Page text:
Paul Krugman: Not the Time to Hike Rates in Great Britain



Paul Krugman wouldn’t have voted for Brexit

Paul Krugman is among those who believed that Brexit wouldn’t affect the UK economy negatively. His prediction seems to have come true. Third quarter GDP readings from the United Kingdom (EWU) have exceeded market expectations. The markets are now evaluating whether the Brexit vote has actually helped the UK economy.


Krugman doesn’t believe that Brexit is a good thing for Britain. Krugman would have personally voted for Britain to remain a part of the European Union (VGK) (FEZ). Britain did have its problems, but not all of them were related to the EU. However, he also said that Brexit wouldn’t bring about a recession in Great Britain.

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Krugman doesn’t see a case for a rate hike in the UK

Regarding interest rates being raised in the economy pursuant to positive economic indicators flowing in from the region, Krugman said on Bloomberg that he doesn’t see a case for hiking rates in the UK. He said the blip in the British inflation rate, as you can see in the chart above, is a result of a decline in the pound. The falling pound has made imports into the economy dearer, thus adding to inflation in general. However, when it comes to hiking rates, Krugman believes that there should be a certain level of core inflation. “Policy is still too tight everywhere, including Britain,” said Krugman.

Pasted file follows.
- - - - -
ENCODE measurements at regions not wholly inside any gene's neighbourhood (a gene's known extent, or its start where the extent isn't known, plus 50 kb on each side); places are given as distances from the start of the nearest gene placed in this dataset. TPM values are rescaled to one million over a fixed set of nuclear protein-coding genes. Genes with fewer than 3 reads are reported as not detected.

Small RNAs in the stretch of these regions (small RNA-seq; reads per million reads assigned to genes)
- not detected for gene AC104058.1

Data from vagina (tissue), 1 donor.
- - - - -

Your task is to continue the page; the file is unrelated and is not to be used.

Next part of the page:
Britain still needs to have an expansionary bias, despite the fact that it hasn’t fallen into recession, said the Nobel laureate. He bases this opinion on the fact that there’s demand deficiency in Britain, as is the case with most developed markets (EFA) (VEA).


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